Thursday, August 4, 2011

Where to draw the line

Is there ever a time or place when it is okay to ignore the tag?  I think Yes!!!  Not many places but a few. 

1.  Garage Sales and Thrift Stores. 
Many Thrift Stores work off of donations and hence do not buy products that they sell.  Simple enough.  Its all about recycling.  Any thoughts?

2.  Going Out Of Business!!! Everything Must Go!!!
First off, I am sad that my favorite bookstore is closing...with that said...I was there with the kids a few days ago when I could not help but think that the store is not re-ordering anything anymore...whatever is in their warehouse will be shipped and sold until its since the damage is done and the product was already made and sold to a company that is now going out of business, is it okay to ignore the tag? 
I guess from a local economy standpoint...its okay but what about from a spiritual/moral standpoint? 

Where do we draw the line here? 

Any other places that you can think of?


  1. These are interesting thoughts to ponder. Does a deeply discounted item that is made in China, and sold in a store that will be no more, create a market demand that suggests other retailers should pick up this product?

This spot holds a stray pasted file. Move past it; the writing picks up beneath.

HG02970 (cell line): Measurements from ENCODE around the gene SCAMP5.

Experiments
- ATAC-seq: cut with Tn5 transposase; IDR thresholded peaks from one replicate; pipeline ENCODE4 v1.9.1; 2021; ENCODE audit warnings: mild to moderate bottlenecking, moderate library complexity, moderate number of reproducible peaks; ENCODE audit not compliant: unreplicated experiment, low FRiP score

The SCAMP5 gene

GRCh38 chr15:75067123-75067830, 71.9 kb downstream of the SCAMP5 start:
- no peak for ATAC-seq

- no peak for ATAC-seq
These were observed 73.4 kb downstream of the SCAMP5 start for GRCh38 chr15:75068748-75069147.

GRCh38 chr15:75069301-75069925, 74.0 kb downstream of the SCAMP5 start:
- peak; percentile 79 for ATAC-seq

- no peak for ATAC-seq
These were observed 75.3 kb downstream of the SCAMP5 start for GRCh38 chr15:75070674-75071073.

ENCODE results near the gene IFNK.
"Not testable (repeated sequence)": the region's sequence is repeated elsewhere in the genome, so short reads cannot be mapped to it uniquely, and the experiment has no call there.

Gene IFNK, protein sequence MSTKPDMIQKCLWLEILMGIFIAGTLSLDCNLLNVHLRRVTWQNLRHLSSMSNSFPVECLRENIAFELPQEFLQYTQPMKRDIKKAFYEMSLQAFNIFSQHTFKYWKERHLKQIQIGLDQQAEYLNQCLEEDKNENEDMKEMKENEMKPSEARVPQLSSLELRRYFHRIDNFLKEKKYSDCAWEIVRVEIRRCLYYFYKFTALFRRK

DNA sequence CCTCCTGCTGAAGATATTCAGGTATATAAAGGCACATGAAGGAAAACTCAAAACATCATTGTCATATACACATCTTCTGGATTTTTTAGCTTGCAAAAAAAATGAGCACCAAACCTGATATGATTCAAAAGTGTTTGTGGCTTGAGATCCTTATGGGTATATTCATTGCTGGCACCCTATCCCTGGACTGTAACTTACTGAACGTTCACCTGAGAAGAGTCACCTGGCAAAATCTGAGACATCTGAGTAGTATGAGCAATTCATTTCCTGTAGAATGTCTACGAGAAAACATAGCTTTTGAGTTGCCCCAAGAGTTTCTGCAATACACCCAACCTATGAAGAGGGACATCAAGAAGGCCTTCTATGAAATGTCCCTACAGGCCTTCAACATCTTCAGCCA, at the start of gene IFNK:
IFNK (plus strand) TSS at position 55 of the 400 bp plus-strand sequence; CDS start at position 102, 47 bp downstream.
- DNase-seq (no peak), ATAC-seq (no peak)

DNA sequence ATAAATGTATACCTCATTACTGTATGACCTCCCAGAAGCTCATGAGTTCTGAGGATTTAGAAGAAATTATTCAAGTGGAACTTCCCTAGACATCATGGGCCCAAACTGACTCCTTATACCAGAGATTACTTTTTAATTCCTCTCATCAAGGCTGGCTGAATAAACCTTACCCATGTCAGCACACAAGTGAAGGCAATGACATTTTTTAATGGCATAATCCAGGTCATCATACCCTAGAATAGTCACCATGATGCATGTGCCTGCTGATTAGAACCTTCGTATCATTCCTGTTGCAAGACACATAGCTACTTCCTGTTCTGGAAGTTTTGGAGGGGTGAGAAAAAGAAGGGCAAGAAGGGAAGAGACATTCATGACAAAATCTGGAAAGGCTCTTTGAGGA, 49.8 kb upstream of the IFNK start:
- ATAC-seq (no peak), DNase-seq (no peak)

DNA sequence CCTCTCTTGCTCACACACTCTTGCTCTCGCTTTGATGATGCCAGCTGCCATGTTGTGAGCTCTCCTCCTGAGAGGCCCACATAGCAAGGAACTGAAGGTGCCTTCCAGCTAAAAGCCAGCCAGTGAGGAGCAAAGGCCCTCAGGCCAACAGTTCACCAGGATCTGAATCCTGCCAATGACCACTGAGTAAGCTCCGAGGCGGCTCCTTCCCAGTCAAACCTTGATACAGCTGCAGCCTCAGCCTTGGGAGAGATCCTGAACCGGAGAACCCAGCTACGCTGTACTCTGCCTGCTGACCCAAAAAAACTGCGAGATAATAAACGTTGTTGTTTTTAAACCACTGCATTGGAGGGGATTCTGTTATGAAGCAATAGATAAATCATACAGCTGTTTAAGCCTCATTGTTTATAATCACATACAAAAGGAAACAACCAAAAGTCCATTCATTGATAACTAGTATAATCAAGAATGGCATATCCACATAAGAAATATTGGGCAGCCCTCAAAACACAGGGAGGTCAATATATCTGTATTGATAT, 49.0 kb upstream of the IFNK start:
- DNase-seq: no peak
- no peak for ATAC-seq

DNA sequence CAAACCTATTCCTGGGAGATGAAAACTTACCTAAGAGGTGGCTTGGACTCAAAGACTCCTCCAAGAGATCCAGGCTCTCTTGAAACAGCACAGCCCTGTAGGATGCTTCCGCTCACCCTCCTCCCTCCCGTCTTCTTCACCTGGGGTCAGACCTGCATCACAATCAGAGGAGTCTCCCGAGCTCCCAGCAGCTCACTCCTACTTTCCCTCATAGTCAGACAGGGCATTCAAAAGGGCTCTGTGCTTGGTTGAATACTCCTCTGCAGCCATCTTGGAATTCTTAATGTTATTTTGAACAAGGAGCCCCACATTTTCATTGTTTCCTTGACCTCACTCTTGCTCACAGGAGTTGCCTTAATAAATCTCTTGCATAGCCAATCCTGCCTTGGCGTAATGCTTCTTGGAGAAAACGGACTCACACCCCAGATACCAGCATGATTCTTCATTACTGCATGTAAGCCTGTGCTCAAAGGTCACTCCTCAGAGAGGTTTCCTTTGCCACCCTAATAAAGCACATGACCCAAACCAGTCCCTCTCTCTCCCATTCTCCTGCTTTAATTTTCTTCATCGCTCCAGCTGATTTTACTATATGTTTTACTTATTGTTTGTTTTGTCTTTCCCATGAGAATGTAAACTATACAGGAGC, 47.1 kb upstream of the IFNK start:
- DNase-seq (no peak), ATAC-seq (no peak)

2. Perhaps second hand purchases count less, but I would think they count. Certainly with a big-ticket item like a car, I would choose an American used car over the imported competition. There is the question of where you will be going for those inevitable "dealer parts," (though those are way too outsourced) and perhaps more importantly, the fact that resale value does affect desirability and hence value of the new car. Trickling all the way down to the garage sale merchandise, I can't imagine any way for the market signals from the used market trickling up to the new market, but there's a lot about economics that's too complicated and sublime to imagine, or so they say.